BWW Interview: Hannah Morrish Talks TITUS ANDRONICUS
Please note: this article contains references to rape and sexual assault
Playing Lavinia in Titus Andronicus, Portia in Julius Caesar and Virgilia in Coriolanus, Hannah spoke to us about the female voice and timeliness of this season.
What were your first experiences with Shakespeare?
Well, my grandfather loved Shakespeare. And he had been a preacher, but he came out of this particular religious sect and plunged himself into acting.
I actually remember him taking me to see something here when I was about eight. I'm pretty sure it was one of the Henry IVs. And I later found out that David Troughton [Titus] was in that production.
And so my grandfather and I were sat in the audience in about 2001, and I was not really understanding what was going on but loving it. So I was inspired by him, I guess.
And now you're at the Royal Shakespeare Company, performing alongside David...
Which I never thought I'd be at in my wildest dreams! I remember saying to my grandad when I was eight, "That's really where I want to be".
Getting the audition for the RSC, I sort of went, 'As if!' But it happened and we've been working exactly 12 months yesterday. And to have done three plays in that amount of time has just been amazing.
It's your first season at the RSC. What's it been like performing in three shows?
It's kind of wonderful, because you can't take stock or think too much. You just go onto the next thing and the next thing and the next thing.
And they all begin to influence each other. When you're rehearsing one play during the day and then doing another play or two other plays in the evenings of that week, similar themes and thoughts start to recur.
And that keeps the plays always new. You're never thinking the same things each night, because you're constantly being stimulated with new ideas.
Have you noticed any similarities between the characters you play?
I think the similarities of all three women are that they're silenced. I've thought a lot about that and the ways in which they're silenced.
Lavinia is obviously silenced physically. Portia is silenced by her husband, not letting her into his world. And Virgilia again isn't listened to by her husband. She wants him to not go to war, not try and be consul, and she begs him to come back. And when he does, that's his demise.
And how do these characters differ?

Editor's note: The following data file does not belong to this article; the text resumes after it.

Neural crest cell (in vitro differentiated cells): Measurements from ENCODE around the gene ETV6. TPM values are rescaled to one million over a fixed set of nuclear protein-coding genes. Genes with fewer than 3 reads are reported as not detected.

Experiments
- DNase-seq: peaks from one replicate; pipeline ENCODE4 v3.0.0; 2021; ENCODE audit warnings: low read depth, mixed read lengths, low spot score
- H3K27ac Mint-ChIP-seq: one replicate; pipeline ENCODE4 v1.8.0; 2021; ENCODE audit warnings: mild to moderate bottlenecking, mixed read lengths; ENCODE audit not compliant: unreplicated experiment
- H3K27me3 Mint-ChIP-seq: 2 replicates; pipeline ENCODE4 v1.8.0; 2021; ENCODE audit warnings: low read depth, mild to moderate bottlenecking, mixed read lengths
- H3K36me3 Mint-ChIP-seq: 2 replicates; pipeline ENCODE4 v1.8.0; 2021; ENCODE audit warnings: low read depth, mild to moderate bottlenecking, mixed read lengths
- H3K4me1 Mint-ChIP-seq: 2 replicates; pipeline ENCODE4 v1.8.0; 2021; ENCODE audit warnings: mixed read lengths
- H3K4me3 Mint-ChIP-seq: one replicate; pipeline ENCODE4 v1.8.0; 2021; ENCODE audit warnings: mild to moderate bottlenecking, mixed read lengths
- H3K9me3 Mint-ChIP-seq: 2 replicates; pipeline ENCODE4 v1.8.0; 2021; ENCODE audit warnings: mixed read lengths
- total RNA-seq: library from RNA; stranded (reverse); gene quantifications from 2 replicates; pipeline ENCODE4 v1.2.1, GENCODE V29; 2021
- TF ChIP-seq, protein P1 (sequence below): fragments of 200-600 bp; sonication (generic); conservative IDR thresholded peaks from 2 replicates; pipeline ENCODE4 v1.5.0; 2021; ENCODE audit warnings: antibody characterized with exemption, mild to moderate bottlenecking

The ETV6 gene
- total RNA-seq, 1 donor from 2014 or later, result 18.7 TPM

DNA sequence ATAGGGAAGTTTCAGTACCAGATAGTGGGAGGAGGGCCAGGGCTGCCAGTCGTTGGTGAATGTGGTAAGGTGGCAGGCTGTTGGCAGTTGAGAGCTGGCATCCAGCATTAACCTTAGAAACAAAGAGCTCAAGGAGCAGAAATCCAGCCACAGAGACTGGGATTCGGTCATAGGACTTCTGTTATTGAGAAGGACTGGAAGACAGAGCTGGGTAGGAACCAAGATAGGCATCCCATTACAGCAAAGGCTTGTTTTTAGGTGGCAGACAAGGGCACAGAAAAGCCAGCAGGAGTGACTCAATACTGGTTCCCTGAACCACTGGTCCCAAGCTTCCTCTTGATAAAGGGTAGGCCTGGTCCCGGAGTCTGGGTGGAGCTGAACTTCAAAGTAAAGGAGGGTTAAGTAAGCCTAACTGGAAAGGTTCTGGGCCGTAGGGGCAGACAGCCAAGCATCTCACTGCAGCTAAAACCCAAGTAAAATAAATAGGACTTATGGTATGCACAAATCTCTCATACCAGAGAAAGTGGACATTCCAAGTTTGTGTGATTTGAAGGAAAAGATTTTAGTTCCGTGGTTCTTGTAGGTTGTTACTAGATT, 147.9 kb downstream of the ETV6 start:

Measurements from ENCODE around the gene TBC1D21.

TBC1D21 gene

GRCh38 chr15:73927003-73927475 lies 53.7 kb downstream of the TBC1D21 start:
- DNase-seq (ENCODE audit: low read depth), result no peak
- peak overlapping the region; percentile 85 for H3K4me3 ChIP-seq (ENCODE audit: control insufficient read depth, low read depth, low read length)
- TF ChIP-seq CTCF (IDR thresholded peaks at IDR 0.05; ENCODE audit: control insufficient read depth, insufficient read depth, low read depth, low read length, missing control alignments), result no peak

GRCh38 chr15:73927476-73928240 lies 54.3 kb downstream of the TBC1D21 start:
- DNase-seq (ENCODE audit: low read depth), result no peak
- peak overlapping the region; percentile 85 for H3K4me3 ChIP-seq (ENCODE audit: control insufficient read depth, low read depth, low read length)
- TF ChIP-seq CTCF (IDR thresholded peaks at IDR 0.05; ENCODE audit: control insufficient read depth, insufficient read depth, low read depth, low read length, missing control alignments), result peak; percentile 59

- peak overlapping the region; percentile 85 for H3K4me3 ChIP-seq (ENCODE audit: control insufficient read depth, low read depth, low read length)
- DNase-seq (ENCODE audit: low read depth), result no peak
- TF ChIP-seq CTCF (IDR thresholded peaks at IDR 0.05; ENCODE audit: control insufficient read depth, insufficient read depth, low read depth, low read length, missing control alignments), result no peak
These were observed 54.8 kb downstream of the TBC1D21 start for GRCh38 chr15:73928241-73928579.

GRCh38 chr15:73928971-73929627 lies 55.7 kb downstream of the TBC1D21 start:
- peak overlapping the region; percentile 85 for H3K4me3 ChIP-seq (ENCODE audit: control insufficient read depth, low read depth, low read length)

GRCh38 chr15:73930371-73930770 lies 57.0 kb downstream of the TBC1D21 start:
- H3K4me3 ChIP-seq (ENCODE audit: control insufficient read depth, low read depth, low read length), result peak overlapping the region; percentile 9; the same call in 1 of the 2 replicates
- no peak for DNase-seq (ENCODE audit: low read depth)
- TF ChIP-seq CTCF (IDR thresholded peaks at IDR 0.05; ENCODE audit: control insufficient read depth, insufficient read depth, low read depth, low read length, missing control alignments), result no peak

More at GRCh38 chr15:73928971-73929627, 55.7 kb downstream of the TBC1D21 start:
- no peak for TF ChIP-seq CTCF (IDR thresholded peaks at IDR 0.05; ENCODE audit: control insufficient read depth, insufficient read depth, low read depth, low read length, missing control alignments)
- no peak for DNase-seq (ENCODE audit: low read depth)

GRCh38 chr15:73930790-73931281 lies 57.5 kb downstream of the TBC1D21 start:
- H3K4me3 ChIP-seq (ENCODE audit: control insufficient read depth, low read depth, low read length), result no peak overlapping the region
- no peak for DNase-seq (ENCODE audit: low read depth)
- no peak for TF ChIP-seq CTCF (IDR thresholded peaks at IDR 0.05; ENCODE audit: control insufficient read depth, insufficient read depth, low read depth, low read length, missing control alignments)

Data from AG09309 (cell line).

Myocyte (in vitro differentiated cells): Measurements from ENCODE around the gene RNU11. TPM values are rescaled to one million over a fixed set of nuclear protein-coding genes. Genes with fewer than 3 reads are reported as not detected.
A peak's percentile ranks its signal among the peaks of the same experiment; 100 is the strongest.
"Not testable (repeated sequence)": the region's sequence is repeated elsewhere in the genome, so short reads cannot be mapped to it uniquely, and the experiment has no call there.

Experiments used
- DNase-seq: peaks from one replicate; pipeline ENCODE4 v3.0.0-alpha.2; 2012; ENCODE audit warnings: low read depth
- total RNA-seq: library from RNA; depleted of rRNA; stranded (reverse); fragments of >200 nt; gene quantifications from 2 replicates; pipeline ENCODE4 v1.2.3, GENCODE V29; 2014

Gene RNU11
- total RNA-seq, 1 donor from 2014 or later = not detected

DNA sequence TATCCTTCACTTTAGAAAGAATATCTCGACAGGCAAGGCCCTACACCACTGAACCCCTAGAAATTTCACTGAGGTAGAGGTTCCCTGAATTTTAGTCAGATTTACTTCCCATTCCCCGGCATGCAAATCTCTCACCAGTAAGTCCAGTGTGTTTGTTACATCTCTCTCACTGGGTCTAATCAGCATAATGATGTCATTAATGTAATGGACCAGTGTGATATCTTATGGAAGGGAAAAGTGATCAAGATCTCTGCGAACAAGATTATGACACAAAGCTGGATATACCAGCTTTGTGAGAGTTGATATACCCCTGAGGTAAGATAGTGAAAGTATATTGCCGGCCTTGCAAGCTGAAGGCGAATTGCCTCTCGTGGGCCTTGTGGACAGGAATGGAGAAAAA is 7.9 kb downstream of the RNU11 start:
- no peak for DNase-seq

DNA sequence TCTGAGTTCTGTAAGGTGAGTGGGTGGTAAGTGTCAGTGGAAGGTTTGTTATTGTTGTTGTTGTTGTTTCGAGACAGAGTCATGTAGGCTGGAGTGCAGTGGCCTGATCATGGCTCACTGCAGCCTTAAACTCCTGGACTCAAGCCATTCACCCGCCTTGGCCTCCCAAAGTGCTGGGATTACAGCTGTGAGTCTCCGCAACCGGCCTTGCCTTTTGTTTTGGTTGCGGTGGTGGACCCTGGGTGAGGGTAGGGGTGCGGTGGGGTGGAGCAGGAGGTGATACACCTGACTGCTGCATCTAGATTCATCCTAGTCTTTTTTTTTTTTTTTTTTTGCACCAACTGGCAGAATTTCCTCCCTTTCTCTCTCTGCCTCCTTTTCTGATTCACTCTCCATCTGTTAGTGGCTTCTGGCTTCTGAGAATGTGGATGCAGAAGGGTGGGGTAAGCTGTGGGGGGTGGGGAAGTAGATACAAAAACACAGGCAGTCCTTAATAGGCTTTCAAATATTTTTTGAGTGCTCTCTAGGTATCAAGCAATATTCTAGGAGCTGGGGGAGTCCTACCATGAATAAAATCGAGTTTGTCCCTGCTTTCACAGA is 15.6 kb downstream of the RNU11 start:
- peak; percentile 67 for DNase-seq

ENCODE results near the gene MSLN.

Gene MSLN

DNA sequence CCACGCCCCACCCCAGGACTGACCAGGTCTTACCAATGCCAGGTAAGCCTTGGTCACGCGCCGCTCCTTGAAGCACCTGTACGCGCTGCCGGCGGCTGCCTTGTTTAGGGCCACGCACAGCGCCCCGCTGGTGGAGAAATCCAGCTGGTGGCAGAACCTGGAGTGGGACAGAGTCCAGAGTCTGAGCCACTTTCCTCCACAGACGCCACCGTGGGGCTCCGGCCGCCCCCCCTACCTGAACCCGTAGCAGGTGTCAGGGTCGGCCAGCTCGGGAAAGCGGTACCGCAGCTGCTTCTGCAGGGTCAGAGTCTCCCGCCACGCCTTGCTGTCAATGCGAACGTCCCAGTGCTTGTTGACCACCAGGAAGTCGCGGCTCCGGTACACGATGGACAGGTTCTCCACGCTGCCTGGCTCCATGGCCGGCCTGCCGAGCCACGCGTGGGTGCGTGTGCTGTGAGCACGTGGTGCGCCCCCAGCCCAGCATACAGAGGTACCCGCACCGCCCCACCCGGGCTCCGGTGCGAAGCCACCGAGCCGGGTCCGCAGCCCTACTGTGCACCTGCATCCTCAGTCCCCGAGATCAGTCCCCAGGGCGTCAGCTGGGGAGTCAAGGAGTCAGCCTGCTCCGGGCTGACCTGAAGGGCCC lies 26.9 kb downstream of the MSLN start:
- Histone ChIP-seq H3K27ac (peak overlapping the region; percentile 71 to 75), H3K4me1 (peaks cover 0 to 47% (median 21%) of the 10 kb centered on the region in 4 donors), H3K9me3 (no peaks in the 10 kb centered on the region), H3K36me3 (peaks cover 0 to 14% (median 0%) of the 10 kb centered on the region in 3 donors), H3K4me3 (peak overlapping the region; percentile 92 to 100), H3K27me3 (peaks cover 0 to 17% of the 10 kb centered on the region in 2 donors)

The real difference with Lavinia is that she's just a kid. She's angry and she's a rebel. I found that really exciting, quite early into rehearsals. The first thing she does is go against her father's intentions for her to marry Saturninus.
There's an edge and a rage to Lavinia, whereas Portia is much more stoic (she's learned from her father, Cato the great stoic). And I think Virgilia is just madly in love with Coriolanus, and that's what drives her.
So I think those are the key differences: the rage of Lavinia, the stoicism of Portia, and the passion of Virgilia.
What was it like to bring those shows before audiences at the Royal Shakespeare Theatre?
It's weird. When you sit in the auditorium, it feels very round and big. But when you're on that stage, it just feels very intimate.
You just feel very comfortable there. I like thinking of it as a room as opposed to a theatre, because it really feels like you're just talking in a room where everyone can see all sides of you.
That intimacy works so well, particularly with Titus.
Yes. And there's a moment in the show where I have to get out of the eyeline of Aaron. And because the voms [gangway] are so long, I couldn't run off, so I jumped down off the stage and into the audience.
It's during the scene where Titus is having his hand cut off. So I'm wholly with everyone in that moment: we are all seeing this thing happen and we are all holding our breath together. There's no differentiation between those on stage and those in the audience.
There really is no barrier between audience and actor, which proves really effective and affecting with the rape of Lavinia.
Exactly. And you never know who has been affected by sexual assault in the audience. And there's always a moment when Lavinia is brought out and revealed. And you do sense a reaction and often we have women leaving. It is an incredibly harrowing thing to witness, but it is amazing to see the effect.
And that was a thing for our director Blanche McIntyre: she wanted it to be as realistic as physically possible. She didn't want it to be muted or symbolic; she wanted it to be visceral.